U.S. Customs finds destructive moth eggs aboard ship in Baltimore

Four egg clusters from a destructive moth species were found aboard a vehicle transport ship in Baltimore, according to U.S. Customs and Border Protection.

Agriculture specialists discovered Asian gypsy moth egg masses and a dead adult moth during a routine inspection aboard the M/V Gaia Leader. The moth and eggs were found July 25, and a U.S. Department of Agriculture lab confirmed they were Asian gypsy moths Aug. 7, according to a news release from U.S. Customs.

The egg masses were removed and agriculture specialists treated the areas where they were found on the ship.

Asian gypsy moths, which differ from European gypsy moths, can attack more than 500 species of trees and plants, threatening U.S. forests and urban landscapes, according to the USDA. The moths can lay egg masses containing hundreds of caterpillars, and females can travel up to 25 miles per day.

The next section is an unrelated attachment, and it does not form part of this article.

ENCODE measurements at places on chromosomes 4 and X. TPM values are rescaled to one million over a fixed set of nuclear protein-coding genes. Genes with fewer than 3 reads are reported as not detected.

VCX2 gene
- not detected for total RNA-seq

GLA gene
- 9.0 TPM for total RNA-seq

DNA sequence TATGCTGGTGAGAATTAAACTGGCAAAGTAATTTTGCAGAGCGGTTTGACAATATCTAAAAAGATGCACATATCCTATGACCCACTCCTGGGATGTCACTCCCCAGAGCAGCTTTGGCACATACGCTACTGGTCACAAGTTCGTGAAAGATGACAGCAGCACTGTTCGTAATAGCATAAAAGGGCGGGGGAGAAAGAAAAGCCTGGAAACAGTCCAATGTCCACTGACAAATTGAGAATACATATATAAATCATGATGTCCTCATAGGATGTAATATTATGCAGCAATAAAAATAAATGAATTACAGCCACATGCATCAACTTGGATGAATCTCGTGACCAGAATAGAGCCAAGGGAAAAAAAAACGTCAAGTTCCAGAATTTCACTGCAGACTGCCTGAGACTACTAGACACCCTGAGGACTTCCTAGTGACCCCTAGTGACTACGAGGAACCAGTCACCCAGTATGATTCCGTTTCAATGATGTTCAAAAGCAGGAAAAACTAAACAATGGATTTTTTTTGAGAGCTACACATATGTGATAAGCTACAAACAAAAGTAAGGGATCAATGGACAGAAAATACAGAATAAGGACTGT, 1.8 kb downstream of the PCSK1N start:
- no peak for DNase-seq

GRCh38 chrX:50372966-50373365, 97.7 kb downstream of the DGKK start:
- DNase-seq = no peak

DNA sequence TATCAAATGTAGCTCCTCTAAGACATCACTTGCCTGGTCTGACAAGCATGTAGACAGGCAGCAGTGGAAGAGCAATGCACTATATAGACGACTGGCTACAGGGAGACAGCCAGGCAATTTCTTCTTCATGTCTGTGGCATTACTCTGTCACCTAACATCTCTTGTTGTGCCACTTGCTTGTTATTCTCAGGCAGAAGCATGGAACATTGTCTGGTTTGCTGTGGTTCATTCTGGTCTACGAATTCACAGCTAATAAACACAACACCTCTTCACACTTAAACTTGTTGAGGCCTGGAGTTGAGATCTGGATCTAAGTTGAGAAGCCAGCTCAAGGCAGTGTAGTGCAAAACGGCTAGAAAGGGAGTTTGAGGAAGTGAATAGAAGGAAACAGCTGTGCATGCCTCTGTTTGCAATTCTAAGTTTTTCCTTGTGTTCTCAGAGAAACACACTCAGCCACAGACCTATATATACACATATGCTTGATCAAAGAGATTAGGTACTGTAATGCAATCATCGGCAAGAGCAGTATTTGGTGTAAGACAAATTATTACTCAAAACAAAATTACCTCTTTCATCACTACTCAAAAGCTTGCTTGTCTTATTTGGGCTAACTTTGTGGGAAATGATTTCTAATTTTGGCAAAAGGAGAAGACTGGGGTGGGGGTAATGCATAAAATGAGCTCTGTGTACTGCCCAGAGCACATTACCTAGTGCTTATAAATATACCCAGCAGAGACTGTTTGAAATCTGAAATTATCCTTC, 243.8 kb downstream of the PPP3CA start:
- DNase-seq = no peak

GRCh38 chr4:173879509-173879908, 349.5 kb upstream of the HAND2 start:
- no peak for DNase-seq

The flightless European gypsy moths are already well-established in the Northeast U.S. Although their diet is more limited — they prefer oak trees — they defoliate an average of 4 million acres per year.

Damage by an established Asian gypsy moth population could be more extensive. Asian gypsy moths were first found in the U.S. in 1991, and there have been several infestations in the Pacific Northwest and North Carolina.

It’s unclear where the moths on the ship in Baltimore originated, but in June the ship stopped in Japan, a high-risk area for Asian gypsy moths.



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